This quality that I am referring to is (if this makes sense) its timelessness.  John Carpenter was NOT a fan of Ronald Reagan during the 1980s and wanted to create a sci-fi ‘fuck you’ film where we’re shown an impoverished L.A. full of haves and have-nots.  The haves being a bunch of yuppies while the have-nots are the multi-ethnic working poor and homeless.  Drawing inspiration from H.P. Lovecraft and a variety of other stories and graphic novels, John Carpenter decided to give this story a twist where our would be hero, a nameless, job-seeking drifter portrayed by Piper, stumbles onto a dark plot. One in which the working poor are bred as both labor and cattle for the 1%.

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Little by little in the film, we’re shown an America that is depleted of hope and opportunity.  Wherever Roddy Piper turns, he finds a lack of work, a whole lotta bums and the watchful eye of the Police on every corner.  Yet when he looks up, he sees skyscrapers one after the other like watchtowers.  His buddy Frank (portrayed with perfection by the legendary Keith David) tells him the score, but Piper says, “I just want the chance. It’ll come. I believe in America,” like he’s down, but not out.  That line of thinking from Piper soon goes to the shitter once he stumbles onto a special pair of Ray-Bans.  Once they’re on, these specs also allow Piper to see things no one else can.  Colors go black and white.  Billboards on the street carry subliminal messages.  Store fronts bark out orders.  Codes and rules are hidden in dollar bills and magazines, but the worse is when he sees those yuppie fucks for what they really are.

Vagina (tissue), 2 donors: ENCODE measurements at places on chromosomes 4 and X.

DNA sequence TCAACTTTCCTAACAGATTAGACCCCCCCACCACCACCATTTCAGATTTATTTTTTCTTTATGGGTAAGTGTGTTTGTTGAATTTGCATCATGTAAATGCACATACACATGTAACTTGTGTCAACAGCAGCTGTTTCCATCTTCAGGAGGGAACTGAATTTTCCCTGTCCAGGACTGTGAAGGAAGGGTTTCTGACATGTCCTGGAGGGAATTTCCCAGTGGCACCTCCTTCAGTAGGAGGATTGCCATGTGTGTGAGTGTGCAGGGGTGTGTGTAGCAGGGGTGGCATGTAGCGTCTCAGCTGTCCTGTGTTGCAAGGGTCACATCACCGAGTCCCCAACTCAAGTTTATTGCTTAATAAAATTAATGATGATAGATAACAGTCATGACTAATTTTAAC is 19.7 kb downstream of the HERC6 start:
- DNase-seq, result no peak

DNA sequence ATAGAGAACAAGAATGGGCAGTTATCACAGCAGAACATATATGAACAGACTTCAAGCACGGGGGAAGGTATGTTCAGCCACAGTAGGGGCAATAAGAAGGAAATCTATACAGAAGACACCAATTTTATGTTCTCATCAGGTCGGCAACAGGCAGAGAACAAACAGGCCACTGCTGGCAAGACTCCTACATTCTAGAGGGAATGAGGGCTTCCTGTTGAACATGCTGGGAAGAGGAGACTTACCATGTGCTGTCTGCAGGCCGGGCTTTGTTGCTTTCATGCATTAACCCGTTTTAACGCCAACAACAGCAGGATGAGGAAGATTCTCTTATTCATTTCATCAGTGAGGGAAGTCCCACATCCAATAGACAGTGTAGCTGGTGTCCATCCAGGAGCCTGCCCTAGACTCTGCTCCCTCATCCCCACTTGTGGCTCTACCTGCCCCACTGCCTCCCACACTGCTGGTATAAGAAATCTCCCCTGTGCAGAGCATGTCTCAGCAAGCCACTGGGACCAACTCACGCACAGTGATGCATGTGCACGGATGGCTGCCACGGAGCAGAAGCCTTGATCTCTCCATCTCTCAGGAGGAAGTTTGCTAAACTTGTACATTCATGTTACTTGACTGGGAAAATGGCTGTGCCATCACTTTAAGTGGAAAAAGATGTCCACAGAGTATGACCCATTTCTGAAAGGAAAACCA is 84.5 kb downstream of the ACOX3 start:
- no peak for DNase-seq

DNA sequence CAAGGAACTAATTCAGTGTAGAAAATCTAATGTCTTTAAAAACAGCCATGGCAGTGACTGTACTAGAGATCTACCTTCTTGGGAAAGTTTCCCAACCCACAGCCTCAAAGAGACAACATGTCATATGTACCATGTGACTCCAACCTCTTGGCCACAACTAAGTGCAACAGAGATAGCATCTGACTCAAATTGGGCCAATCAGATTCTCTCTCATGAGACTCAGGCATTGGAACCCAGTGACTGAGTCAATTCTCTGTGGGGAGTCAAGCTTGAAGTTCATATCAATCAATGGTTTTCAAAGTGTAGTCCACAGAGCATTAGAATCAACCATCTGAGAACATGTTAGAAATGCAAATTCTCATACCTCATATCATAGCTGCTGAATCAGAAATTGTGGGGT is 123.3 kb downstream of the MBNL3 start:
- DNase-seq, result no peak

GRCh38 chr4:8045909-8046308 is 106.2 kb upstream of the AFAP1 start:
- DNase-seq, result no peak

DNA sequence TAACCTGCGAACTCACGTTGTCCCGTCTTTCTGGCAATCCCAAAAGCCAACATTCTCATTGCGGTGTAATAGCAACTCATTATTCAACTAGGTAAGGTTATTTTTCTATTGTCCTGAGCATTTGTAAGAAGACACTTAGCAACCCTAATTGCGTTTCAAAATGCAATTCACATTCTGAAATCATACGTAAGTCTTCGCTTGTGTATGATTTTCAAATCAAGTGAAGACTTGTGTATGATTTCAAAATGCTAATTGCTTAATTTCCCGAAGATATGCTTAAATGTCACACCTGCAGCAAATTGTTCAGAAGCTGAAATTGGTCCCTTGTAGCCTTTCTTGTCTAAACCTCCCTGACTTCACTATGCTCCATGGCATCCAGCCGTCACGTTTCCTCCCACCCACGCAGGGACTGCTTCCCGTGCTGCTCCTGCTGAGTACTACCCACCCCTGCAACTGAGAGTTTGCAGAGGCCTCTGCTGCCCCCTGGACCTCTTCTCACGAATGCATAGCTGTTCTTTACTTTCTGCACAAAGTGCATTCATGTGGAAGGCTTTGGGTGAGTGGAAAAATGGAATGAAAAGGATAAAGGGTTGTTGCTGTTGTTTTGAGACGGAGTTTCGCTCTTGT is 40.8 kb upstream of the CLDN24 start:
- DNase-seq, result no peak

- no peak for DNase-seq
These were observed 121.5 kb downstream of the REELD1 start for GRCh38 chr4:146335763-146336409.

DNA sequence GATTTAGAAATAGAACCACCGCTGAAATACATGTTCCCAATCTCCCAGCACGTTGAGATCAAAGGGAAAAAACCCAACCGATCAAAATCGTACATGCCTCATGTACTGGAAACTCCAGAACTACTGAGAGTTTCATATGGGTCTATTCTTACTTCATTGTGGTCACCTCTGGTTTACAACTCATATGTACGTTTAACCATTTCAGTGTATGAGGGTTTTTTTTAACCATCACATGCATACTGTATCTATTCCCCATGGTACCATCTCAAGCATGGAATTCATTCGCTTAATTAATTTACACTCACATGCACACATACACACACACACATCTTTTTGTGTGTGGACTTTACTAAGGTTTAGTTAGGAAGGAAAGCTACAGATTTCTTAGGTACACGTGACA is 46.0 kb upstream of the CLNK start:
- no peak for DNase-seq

Starting off with a slow but focused build up in the beginning, They Live soon accelerates at a very tight but even pace which makes you wonder why movies these days can’t do more in only 90+ minutes.  The film has great special effects, imaginative make-up, an awesome 5 minute fight scene and a ton of memorable, bubblegum-chewing one liners (which I won’t spoil here).  In addition, the film accomplishes all of this under a tight budget without preaching to any choir (literally).  Films nowadays seem to rely so much on spoken narration for everything that it’s awesome to see something that just lays it all out for you to decipher on your own.

Technical merits aside, we circle back to They Live’s most important quality again, and that is its relevance or timelessness.  I first viewed the film as the protests in Ferguson, Missouri grew louder and louder, and the film’s raid scene in particular had an emotional effect on me as I started to wonder if the police depicted in the film were any different from the ones on Call-of-Duty mode around St. Louis.  Trump and Cruz continue to wage their war of hate words on TV for the 2016 GOP nomination and I wonder if they truly are as ghastly as John Carpenter’s yuppies.  And as the shadow of corporate power looms larger over the American political process, it makes me wonder why so much of this country’s disastrous greed continuous to ‘feed’ on us with impunity. They Live paints a surreal yet familiar landscape for us where the madness on-screen now becomes indistinguishable from the reality around us.  That, my friends, is frightening.